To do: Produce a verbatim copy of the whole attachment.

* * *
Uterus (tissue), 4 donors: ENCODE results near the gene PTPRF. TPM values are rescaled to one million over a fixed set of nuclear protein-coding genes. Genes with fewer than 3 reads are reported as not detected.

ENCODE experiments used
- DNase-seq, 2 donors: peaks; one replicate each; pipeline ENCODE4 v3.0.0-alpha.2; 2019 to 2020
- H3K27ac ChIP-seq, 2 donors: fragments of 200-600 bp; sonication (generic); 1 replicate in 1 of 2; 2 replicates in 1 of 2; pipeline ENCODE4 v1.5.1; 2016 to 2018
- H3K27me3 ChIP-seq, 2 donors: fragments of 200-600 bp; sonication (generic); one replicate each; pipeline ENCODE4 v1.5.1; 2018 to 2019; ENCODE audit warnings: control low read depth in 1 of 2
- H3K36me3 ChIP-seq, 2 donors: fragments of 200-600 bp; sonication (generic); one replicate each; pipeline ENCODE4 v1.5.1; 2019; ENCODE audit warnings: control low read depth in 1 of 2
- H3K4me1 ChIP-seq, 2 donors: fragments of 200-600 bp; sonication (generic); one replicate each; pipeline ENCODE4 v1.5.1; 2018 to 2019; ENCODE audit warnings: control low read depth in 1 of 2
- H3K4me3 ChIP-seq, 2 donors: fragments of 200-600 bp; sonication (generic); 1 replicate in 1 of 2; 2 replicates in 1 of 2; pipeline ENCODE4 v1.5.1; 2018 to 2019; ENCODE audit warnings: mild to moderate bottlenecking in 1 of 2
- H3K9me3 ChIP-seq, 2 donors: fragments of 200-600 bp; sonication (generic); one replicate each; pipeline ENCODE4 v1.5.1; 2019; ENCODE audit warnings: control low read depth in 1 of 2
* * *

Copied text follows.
Uterus (tissue), 4 donors: ENCODE results near the gene PTPRF. TPM values are rescaled to one million over a fixed set of nuclear protein-coding genes. Genes with fewer than 3 reads are reported as not detected.

ENCODE experiments used
- DNase-seq, 2 donors: peaks; one replicate each; pipeline ENCODE4 v3.0.0-alpha.2; 2019 to 2020
- H3K27ac ChIP-seq, 2 donors: fragments of 200-600 bp; sonication (generic); 1 replicate in 1 of 2; 2 replicates in 1 of 2; pipeline ENCODE4 v1.5.1; 2016 to 2018
- H3K27me3 ChIP-seq, 2 donors: fragments of 200-600 bp; sonication (generic); one replicate each; pipeline ENCODE4 v1.5.1; 2018 to 2019; ENCODE audit warnings: control low read depth in 1 of 2
- H3K36me3 ChIP-seq, 2 donors: fragments of 200-600 bp; sonication (generic); one replicate each; pipeline ENCODE4 v1.5.1; 2019; ENCODE audit warnings: control low read depth in 1 of 2
- H3K4me1 ChIP-seq, 2 donors: fragments of 200-600 bp; sonication (generic); one replicate each; pipeline ENCODE4 v1.5.1; 2018 to 2019; ENCODE audit warnings: control low read depth in 1 of 2
- H3K4me3 ChIP-seq, 2 donors: fragments of 200-600 bp; sonication (generic); 1 replicate in 1 of 2; 2 replicates in 1 of 2; pipeline ENCODE4 v1.5.1; 2018 to 2019; ENCODE audit warnings: mild to moderate bottlenecking in 1 of 2
- H3K9me3 ChIP-seq, 2 donors: fragments of 200-600 bp; sonication (generic); one replicate each; pipeline ENCODE4 v1.5.1; 2019; ENCODE audit warnings: control low read depth in 1 of 2